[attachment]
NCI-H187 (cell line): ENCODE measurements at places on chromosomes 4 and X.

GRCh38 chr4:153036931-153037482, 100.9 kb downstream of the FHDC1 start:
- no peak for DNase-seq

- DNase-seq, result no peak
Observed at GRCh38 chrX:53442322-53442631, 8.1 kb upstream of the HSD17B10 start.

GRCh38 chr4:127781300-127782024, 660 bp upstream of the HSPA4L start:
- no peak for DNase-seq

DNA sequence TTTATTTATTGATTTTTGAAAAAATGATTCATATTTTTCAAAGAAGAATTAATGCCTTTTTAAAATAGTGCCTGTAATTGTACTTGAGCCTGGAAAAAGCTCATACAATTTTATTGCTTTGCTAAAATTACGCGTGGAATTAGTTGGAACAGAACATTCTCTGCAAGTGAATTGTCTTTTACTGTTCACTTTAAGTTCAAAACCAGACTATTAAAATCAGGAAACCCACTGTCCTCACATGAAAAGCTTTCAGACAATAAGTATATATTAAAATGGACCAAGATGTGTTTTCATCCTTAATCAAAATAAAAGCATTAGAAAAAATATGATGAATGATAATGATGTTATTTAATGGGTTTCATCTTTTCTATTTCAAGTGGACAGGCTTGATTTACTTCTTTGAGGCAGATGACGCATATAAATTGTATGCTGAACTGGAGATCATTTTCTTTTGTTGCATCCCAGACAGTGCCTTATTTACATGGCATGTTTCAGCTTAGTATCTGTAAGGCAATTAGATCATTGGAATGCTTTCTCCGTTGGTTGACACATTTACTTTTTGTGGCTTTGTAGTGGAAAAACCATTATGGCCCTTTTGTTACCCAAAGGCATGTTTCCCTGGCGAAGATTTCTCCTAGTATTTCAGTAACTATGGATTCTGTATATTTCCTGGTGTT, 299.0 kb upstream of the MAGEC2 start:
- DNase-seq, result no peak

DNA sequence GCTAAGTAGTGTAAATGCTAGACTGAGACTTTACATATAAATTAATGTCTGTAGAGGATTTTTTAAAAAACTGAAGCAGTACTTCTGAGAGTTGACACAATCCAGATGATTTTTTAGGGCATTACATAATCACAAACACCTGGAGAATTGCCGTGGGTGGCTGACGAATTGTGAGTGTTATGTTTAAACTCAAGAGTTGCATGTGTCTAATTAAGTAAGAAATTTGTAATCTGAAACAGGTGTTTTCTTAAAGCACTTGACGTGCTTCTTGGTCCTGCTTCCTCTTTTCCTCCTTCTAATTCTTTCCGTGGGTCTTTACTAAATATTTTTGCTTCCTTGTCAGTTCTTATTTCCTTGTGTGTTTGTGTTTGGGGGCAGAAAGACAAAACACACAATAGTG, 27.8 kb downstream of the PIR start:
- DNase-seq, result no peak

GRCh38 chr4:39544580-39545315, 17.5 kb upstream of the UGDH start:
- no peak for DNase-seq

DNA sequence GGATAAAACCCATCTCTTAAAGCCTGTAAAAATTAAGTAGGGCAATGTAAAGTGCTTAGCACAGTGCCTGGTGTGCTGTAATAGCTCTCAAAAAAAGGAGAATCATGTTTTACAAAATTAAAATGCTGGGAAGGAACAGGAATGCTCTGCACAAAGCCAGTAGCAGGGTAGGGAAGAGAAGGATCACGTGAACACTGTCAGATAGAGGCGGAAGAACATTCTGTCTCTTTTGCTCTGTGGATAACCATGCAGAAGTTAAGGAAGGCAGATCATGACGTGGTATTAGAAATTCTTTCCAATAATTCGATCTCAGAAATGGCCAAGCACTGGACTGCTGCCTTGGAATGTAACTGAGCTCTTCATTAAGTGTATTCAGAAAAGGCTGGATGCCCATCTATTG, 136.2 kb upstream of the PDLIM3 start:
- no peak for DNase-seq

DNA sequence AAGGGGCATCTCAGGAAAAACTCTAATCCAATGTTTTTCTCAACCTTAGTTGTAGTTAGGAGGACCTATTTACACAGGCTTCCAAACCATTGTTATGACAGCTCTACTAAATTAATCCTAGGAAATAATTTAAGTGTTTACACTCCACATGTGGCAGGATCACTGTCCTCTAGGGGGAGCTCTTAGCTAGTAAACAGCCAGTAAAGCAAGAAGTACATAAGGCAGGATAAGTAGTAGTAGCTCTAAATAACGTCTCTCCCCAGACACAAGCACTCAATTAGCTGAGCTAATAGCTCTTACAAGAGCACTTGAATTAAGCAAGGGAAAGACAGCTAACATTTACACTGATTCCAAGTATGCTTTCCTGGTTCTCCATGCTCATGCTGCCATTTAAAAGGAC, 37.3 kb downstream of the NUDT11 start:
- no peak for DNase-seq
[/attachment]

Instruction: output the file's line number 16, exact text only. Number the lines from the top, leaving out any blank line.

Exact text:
DNA sequence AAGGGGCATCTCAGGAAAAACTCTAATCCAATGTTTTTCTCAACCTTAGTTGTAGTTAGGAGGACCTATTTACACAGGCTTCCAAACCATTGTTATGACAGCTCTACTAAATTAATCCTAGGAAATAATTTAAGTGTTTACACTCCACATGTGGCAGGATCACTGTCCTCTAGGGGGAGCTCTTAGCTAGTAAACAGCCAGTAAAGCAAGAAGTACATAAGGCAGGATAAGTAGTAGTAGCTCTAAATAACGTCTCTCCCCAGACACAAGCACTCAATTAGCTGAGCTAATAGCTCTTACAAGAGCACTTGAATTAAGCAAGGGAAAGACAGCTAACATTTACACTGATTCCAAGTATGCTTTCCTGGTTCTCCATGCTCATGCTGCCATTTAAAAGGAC, 37.3 kb downstream of the NUDT11 start: